The gold standard in regards to actionable metrics is the result of an A/B split test. For example, you may choose to split test a single promotional Facebook post (e.g., different copy for different geographies) and monitor which performs better at increasing traffic to your site. Do this on different days and you can monitor how many more sales you make in the immediate aftermath (an hour or so) after your post goes live. You have now connected a social media post directly to sales and revenue.
Better still, because you’ve monitored an actionable metric, you have data that shows you what you need to do to enhance your campaign.
Those two things—data connecting social media to sales and revenue as well as a clear idea about how to better it next time—is exactly the sort of thing that will get your seniors interested in your social media activities.
To monitor actionable metrics, you also need to be savvy. It often means going above and beyond what tools will automatically do for you. But the extra effort should pay off in spades. And this isn’t to say that social media monitoring tools can’t help you. In fact, they will likely be crucial to your success since many can be set up to help you divide posts for split testing and monitor relevant metrics.
The Power of Equivalents
Another great actionable metric, and one that C-suite will definitely understand, can be achieved using by equivalents.
If you know the value of a view or a click (if, for example, you pay for them) it is easy to convert clicks into a figure. This allows you to say, “social media gave us $ X amount of clicks this month,” which will certainly prick C-suite’s ears. (AgoraPulse, for example, offers a tool that does exactly this for Facebook.)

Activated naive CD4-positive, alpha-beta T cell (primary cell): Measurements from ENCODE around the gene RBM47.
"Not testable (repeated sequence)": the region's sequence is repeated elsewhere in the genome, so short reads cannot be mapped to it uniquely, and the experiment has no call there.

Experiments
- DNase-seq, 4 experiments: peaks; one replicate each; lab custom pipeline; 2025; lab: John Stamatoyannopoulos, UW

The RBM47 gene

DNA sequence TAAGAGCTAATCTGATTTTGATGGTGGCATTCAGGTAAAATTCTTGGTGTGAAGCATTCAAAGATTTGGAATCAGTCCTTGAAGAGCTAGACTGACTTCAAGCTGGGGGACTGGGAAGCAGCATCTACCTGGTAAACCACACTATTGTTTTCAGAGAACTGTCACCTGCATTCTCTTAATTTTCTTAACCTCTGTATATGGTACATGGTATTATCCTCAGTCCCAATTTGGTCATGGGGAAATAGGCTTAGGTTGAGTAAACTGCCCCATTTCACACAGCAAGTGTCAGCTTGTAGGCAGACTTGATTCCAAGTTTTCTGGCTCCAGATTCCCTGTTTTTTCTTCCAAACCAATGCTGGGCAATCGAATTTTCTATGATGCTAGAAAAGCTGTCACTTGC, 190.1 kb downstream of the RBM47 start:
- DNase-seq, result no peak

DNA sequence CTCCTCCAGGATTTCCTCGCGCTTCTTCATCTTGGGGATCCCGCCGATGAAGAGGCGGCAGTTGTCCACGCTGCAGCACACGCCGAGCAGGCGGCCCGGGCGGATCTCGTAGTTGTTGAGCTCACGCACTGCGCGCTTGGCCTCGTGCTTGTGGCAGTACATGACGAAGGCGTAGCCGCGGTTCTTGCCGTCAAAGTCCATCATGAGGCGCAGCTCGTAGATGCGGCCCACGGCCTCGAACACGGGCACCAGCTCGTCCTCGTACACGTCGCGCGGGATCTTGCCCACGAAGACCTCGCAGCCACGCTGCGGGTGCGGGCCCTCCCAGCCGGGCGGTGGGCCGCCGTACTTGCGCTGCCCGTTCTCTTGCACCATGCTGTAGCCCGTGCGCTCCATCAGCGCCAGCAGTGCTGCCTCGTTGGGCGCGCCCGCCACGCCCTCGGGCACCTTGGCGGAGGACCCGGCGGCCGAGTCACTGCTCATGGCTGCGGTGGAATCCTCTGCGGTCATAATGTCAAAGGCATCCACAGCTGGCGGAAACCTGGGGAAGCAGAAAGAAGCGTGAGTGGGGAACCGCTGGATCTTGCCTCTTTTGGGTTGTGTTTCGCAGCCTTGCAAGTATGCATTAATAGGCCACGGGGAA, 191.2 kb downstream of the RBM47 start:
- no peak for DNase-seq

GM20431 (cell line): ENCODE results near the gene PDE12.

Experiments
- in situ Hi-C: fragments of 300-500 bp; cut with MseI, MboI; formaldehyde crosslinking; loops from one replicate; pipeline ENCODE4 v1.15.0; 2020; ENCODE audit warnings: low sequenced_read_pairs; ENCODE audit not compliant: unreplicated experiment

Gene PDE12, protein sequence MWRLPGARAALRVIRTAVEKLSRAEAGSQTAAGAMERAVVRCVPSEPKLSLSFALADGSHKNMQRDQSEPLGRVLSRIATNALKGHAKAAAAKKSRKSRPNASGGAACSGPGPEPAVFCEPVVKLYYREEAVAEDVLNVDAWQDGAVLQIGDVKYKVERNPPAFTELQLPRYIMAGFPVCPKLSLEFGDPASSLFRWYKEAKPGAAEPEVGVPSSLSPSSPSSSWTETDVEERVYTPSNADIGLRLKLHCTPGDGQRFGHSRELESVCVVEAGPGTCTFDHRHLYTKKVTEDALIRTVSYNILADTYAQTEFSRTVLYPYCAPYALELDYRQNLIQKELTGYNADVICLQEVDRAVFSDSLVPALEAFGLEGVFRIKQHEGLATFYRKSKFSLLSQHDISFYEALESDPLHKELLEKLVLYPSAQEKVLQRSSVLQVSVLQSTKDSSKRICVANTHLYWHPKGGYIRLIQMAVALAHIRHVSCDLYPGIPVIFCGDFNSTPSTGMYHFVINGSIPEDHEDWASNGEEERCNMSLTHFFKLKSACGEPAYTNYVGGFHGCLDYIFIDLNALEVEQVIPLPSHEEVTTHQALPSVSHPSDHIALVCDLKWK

Using actionable metrics will also give you a much clearer view of the role social media plays in your sales funnel. And by using high-level analysis tools, such as Google Analytics’ advanced tools, you can see exactly what role social media is playing in the bigger picture. Putting your social media efforts into context in this way allows you to compare it with other marketing techniques, and prove its value.
Bear in mind that, if you’re only using organic (or free) social media, you may not be seeing the ROI you want. A tip to boost ROI quickly is to assess the results of your organic campaigns and supplement the most successful of these with target paid techniques. This will get more eyes on your most intriguing content and, therefore, more people onto your site.
If the overarching goal of business social media is to increase sales and revenue, the best way to achieve that is to build an interested and engaged audience.
By using actionable metrics to link particular social media activities with targeted performance statistics, you’ll be able to see exactly which types of post your audience prefer and respond too. This means that you should be creating actionable metrics for things other than sales and revenue—including engagement levels, click-throughs, and shares.
Though the C-suite may be less interested in those stats, they will be crucial to the ongoing improvement and development of your campaign.
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By using actionable metrics, you can make the most important parts of social media tangible. Moreover, you can prove the efficacy of your campaign to yourself and to the C-suite.
Also, remember that social media is a long-term investment. The benefits of implementing what you learn by monitoring actionable metrics won’t appear overnight, so be patient.